1. Nirvana, Leadbelly and the allure of the primeval: In which our authors restate arguments which have now become familiar, having been thoroughly presented in three or four books before. Which is that folk music is not pure, it's miscegenated, for every John Henry you got from a sharecropper on your 1937 field trip in Missouri you got 6 Bing Crosby or Jimmie Rodgers songs. John Lomax again gets a good kicking for his treatment of Leadbelly. Quite rightly so. (The authors use the previous books 1. Nirvana, Leadbelly and the allure of the primeval: In which our authors restate arguments which have now become familiar, having been thoroughly presented in three or four books before. Which is that folk music is not pure, it's miscegenated, for every John Henry you got from a sharecropper on your 1937 field trip in Missouri you got 6 Bing Crosby or Jimmie Rodgers songs. John Lomax again gets a good kicking for his treatment of Leadbelly. Quite rightly so. (The authors use the previous books with this argument to quote from, they aren't trying to claim it as their own). 2. Nobody's Dirty Business - Folk, Blues and the segregation of Southern music. Again, familiar stuff (see Elijah Wald on Robert Johnson, Benjamin Filene, etc). But anyway, worth saying again : that in the segregated South, possibly the only thing that WASN'T segregated was music - blacks and whites played each others' stuff with relish and abandon, whites sang the blues and played jazz, and blacks - like Mississippi John Hurt - recorded songs which previously whites had mostly recorded (John Henry, Frankie and Johnny, etc). Then in came Ralph Peer - genius businessman - who invented the whole notion of recording the blues and hillbilly music - and he enforced a strict apartheid. Which gave succeeding generations a distorted view. The purist (Lomaxian) view is that only music *uncontaminated* by exposure to the other race is *real* blues, or *real* country. Hence Lomax's desire to record in prisons like Angola where blacks had lived apart from whites for years (except the guards). A completely wrong notion, which many people, including those who passionately cared for the various genres of American music, have shared. Check out the huge arguments about the white contribution to jazz, for instance. 3. TB Blues - The story of autobiographical song. Exploration of the idea that it's more authentic to sing about yourself. So from Jimmie Rodgers to John Lennon and onwards. Answers the question - why didn't blind blues singers sing songs about being blind? I confess I had never thought about that before now. 4. Heartbreak Hotel - the art and artifice of Elvis Presley. This is about how very weird he was. "Perhaps Elvis's peculiarities no longer sound like affectations because we've become so familiar with them... but compared to the singing of Hank Snow, Dean Martin or Frank Sinatra, Elvis sounded completely crazy. He sounded evil." Idea of Elvis as a completely artificial construct. 5. Sugar Sugar : Faking it in the age of Singer Songwriters. All about the Monkees trying to wrest control of themselves from their creators (they wanted to play on their own records & maybe write some songs too). The Monkees were created as a canny gap-in-the-market response to the Beatles' casting off of their moptop selves (see cover of Sgt Pepper) and this leads the authors to compare John Lennon with Mike Nesmith, a ludicrous notion if ever there was one. Come on, guys!Lennon's attempts to write autobiographical songs led him up some blind alleys (is screaming "Mama don't go, daddy come home" more authentic than screaming "well shake it up baby now, twist and shout"? - answers on a postcard please. By now I'm beginning to get the notion that all this chat about authenticity is pointless. 6. Tonight's the Night - Neil Young and being even yet more real. The authors make a lot of good points in all of this, but they do labour their insights just a little too much. And there's a sprinkling of ill-phrased howlers too - e.g. p 203 (we're talking about the early 70s here) "the age of the three-minute single was effectively over, supplanted by album-oriented rock". I can't see that being even slightly true any which way you look at it. Ask any T Rex, Donny Osmond or Jackson Five fan. Comparison of Neil Young and Billy Joel. One was real, the other was completely made up. Neil Young's frequently self-destructive moves to keep it real (ending up with his record company suing him for making records that didn't sound like Neil Young! I love that, don't you?) 7. Love to Love you Baby : Disco and the mechanization of music. Apparently some people think disco was a low point. They can't have heard George McCrae doing Rock Your baby (http://www.youtube.com/watch?v=iSQo7B...) 8. Public Image : Punk's Paradoxes of Authenticity. Possibly the best chapter, trying to unravel the complexities of those three-chord wonders whose poster boy was Sid Vicious performing My Way. Was the anyone-can-do-it anti-mystique make-it-real aesthetic able to express anything apart from a list of things they didn't like because they were FAKE? Were all the punks just the electric three-minute working class version of Holden Caulfield? The authors show the artistic paralysis of John Lydon after the Pistols, making me wonder if there's any mileage in comparing the purists of any movement, say musical, artistic, political or religious. 9. Y Tu, Que Has Hecho? - The recreation of cultural authenticity. Ry cooder and the ubiquitous Buena Vista Social Club, and the quest for authenticity which is the raison d'etre of the "world music" genre (so say the authors, I'm not so sure. I listen to foreign stuff because it's different, not because it's not fake. As far as I know, the African bands I hear might be the Nigerian version of the Monkees, I wouldn't know). 10. Play - Moby, the KLF and the Ongoing Quest. Well by now I was a bit bored to tell you the truth. But hey, these ideas are well worth booting around the football pitch. http://www.youtube.com/watch?v=q1pv2B...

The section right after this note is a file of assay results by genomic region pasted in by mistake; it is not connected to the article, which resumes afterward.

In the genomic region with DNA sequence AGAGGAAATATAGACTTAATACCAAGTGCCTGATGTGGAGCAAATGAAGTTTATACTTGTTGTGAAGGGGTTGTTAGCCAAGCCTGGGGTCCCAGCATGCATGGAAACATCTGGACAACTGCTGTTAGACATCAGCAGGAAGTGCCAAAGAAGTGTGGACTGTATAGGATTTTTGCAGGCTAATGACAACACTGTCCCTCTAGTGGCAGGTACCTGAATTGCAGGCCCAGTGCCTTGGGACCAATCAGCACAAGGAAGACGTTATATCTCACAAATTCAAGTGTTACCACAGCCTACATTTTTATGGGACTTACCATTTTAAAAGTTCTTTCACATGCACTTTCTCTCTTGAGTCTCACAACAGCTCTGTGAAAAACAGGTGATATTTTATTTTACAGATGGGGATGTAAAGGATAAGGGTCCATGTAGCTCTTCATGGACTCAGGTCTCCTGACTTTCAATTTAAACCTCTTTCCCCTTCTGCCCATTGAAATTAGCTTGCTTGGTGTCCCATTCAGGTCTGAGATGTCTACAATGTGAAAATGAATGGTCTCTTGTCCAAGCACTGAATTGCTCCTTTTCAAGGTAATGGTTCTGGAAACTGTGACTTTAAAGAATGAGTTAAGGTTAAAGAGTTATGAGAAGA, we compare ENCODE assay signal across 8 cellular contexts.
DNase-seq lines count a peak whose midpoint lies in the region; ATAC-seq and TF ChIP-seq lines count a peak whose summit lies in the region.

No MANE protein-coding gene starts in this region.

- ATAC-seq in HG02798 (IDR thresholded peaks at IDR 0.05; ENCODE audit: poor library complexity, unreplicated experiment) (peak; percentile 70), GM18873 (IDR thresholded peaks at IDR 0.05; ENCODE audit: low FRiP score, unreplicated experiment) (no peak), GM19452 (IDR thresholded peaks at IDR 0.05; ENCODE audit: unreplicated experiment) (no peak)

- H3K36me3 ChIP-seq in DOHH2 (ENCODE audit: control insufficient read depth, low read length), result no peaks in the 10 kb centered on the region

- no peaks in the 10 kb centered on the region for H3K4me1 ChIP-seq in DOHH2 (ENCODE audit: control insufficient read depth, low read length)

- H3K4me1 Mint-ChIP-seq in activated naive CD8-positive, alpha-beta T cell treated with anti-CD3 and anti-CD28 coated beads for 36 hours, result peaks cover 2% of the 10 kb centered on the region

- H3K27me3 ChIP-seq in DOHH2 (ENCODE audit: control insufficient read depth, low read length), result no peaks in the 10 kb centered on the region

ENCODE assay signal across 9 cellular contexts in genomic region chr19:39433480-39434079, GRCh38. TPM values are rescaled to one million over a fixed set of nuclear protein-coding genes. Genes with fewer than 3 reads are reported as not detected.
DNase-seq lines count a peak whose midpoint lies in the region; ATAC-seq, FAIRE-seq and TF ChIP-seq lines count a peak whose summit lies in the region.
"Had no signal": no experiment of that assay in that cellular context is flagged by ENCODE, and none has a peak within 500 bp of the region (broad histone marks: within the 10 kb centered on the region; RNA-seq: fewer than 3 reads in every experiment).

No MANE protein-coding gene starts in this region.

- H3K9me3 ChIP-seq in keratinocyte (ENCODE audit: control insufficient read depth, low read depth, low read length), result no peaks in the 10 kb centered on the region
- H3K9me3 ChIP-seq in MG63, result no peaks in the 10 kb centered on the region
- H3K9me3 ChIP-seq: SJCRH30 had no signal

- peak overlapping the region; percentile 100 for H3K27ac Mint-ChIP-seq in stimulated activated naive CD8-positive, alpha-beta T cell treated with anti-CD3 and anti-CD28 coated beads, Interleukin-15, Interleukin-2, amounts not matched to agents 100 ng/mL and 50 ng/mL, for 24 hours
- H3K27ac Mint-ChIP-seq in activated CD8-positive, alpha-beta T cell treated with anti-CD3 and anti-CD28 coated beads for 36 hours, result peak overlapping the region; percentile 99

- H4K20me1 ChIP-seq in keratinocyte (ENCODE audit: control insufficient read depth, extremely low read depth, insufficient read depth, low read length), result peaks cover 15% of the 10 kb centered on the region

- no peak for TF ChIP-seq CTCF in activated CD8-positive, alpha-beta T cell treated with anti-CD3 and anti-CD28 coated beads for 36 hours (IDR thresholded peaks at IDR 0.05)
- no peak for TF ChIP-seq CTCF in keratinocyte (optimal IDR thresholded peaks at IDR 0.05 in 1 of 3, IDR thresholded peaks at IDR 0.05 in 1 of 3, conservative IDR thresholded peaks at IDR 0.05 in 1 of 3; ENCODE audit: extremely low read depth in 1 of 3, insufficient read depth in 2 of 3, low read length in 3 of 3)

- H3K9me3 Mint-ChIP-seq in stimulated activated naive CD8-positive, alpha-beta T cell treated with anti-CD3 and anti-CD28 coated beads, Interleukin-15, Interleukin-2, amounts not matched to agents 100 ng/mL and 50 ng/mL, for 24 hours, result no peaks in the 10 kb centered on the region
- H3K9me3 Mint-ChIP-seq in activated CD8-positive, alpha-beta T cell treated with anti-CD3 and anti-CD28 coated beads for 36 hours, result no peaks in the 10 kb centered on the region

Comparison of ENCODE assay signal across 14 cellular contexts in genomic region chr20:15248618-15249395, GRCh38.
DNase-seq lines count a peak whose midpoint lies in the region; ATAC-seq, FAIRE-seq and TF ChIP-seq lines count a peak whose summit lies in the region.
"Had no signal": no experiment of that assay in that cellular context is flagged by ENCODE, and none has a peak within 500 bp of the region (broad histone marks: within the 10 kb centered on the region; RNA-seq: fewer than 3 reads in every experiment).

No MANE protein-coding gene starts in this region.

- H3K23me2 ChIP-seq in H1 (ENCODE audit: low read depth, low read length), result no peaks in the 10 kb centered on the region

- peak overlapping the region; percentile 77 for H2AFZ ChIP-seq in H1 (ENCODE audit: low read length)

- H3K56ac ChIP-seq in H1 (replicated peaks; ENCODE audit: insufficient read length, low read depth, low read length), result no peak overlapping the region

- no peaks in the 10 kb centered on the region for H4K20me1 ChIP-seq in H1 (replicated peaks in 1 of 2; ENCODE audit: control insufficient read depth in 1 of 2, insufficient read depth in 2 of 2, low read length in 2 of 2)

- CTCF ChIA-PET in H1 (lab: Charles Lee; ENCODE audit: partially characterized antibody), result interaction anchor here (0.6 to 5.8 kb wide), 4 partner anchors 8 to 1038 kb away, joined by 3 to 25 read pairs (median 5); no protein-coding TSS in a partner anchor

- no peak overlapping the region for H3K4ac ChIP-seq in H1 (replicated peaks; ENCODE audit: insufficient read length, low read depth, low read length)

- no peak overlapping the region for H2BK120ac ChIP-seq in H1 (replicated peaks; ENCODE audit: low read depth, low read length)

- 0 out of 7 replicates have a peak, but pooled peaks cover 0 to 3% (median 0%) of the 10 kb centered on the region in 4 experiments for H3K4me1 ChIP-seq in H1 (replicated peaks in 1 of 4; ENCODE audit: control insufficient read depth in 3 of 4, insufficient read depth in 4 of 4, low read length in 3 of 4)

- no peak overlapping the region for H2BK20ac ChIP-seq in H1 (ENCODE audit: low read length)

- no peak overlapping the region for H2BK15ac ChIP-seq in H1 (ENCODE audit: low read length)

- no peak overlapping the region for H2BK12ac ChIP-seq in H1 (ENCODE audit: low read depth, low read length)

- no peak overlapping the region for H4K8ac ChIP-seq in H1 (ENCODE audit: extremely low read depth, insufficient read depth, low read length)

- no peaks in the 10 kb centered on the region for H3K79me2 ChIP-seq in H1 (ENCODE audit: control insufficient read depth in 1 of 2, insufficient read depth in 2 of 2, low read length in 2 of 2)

2. 5 out of 5